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Insulation Question

Posts: 131
Location: SW Tennessee Zone 7a average rainfall 52"
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Hi all,

I'm turning a concrete walled room in my barn into a tiny home. I need to insulate the walls. Since I probably won't have help, I've decided that the easiest thing to do is to use the foam panels that are available at Lowes and put it all together with construction adhesive. Can I put the foam right up against the concrete, or do I need to create a space?

I don't really know what I'm doing with this project, so any tips or tricks would be appreciated!
Posts: 1138
Location: Bendigo , Australia
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Yes, but make sure you use acrylic adhesive, anything else will dissolve the styrene
Posts: 3527
Location: Toronto, Ontario
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Are you able to apply the foam panels to the exterior of the walls? Not only would that give you more interior space, but it would also insulate the thermal mass of the walls, helping you to regulate temperature.

Posts: 1227
Location: Chicago/San Francisco
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It's hard to say anything about a situation that obviously involves much more than what you have mentioned. Information helps a lot in getting a worthwhile answer. Location, climate, long-term/short-term, budget, building type, power, water, sewage, etc.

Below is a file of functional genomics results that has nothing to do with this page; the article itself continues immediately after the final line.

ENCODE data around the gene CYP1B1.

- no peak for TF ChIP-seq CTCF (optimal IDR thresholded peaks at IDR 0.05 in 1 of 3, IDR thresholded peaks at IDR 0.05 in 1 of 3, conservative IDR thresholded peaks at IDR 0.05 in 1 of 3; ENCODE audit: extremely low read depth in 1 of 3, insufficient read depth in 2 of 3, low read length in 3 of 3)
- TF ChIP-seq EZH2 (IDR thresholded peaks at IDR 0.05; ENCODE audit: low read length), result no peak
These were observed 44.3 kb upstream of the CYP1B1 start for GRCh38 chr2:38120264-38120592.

- Most temperatures underground (is this room underground?) maintain at about 55F. below the frost line. I personally found 60F. to be a (usually)  a comfortable temperature. Insulating and heating _yourself_ often is far more practical than doing the whole environment. Above ground temperatures can vary much more so insulation may be necessary.
- Concrete often comes with water (leaks) or moisture leading to water (condensation). Ventilation helps w/condensation and fresh air is good for _you_, too. Leaks are often something you live with underground; above ground you may luck out and just have to deal with condensation.
- Foams are not panaceas. Some - open cell - absorb water. Some easily become bug food and habitat. I think it may be possible to glue foam to concrete walls, but I can't remember where I read of it. It's not something any builder would normally be happy about.

Simple, very simple, is sometimes the best approach. Light it, raise the floor if needed to stay dry and/or warm, provide fresh air, hot plate to boil water for tea to warm up, good bedding to keep warm.

The harder I work, the luckier I get. -Sam Goldwyn So tiny. - this ad:
Learn Permaculture through a little hard work
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